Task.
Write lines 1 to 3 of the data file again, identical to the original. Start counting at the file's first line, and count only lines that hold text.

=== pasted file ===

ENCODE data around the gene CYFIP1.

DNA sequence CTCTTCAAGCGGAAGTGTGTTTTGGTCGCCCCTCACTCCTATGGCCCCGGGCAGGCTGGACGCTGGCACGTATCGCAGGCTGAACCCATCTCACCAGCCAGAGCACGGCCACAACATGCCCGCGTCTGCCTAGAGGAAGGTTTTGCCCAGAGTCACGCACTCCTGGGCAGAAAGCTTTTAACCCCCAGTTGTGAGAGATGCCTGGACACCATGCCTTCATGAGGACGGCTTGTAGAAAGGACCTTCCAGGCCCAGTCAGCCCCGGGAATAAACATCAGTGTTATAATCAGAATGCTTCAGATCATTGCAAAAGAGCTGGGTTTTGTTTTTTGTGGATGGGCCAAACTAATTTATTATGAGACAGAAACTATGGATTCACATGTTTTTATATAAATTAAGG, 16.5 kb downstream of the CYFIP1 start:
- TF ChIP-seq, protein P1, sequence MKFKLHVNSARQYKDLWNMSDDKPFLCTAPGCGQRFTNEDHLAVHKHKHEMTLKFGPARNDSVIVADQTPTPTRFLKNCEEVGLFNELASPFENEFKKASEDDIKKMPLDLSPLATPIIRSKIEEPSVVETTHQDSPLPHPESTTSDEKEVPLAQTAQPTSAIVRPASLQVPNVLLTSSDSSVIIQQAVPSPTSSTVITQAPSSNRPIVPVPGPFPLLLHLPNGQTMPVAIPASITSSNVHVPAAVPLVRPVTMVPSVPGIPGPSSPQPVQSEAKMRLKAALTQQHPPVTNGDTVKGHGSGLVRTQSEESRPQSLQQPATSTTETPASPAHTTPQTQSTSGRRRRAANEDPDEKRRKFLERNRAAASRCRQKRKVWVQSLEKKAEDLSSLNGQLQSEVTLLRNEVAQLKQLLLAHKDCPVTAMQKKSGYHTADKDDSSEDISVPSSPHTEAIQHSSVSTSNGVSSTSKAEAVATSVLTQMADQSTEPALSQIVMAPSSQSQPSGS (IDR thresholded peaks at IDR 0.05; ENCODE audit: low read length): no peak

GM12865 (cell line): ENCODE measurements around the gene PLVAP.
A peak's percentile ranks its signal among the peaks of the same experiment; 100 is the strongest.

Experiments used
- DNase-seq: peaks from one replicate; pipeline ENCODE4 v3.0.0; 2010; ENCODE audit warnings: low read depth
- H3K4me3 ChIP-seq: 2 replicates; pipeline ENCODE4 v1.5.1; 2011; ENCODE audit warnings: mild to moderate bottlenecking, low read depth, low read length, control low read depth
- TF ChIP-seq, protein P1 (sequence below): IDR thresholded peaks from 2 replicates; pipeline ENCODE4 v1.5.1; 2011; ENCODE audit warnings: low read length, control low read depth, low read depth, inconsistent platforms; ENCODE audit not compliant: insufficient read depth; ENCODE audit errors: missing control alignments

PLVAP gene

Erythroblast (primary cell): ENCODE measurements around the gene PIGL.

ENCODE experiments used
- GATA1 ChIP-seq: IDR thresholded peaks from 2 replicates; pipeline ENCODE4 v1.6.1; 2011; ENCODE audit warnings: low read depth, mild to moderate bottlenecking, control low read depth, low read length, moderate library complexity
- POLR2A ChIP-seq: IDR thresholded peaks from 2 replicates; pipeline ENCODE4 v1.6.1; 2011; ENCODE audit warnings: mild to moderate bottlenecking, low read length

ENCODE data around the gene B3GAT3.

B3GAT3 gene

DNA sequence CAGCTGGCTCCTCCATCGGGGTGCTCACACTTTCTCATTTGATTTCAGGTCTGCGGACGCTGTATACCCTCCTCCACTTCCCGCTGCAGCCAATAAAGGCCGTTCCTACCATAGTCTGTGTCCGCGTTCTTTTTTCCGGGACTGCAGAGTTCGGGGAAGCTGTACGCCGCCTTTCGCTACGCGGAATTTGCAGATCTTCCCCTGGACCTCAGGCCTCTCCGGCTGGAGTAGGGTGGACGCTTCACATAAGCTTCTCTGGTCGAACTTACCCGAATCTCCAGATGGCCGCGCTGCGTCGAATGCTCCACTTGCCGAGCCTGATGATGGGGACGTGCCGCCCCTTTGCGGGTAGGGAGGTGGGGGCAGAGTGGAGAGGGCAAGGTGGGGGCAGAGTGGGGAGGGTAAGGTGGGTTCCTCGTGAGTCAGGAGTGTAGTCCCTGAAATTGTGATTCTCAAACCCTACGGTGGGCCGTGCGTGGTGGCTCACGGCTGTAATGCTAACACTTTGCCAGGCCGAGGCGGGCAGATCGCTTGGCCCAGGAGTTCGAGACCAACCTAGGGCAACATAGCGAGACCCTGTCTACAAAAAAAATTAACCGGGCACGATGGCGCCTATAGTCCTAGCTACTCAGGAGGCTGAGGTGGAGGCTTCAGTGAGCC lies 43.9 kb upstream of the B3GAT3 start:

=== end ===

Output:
ENCODE data around the gene CYFIP1.

DNA sequence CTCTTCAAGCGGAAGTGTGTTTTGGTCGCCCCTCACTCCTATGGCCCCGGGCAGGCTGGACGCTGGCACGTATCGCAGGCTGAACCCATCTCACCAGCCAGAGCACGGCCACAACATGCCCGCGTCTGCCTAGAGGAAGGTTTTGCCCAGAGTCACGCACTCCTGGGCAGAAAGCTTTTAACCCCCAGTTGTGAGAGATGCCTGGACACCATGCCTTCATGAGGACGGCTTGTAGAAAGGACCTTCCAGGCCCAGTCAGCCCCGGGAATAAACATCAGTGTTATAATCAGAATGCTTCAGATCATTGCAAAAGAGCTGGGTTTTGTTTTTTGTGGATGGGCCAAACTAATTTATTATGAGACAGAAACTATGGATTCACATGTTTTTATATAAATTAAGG, 16.5 kb downstream of the CYFIP1 start:
- TF ChIP-seq, protein P1, sequence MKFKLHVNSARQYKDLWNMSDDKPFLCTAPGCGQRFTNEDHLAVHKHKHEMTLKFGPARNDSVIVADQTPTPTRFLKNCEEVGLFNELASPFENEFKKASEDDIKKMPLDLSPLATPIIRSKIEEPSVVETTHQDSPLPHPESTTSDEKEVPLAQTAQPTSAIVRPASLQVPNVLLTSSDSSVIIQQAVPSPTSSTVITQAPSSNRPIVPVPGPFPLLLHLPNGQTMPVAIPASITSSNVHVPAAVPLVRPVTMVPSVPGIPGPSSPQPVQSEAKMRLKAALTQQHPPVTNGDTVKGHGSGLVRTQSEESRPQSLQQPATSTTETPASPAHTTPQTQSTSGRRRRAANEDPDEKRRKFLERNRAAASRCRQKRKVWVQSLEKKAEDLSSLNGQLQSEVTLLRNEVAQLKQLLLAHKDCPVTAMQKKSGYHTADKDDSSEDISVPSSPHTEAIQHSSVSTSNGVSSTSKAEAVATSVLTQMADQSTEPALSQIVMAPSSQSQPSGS (IDR thresholded peaks at IDR 0.05; ENCODE audit: low read length): no peak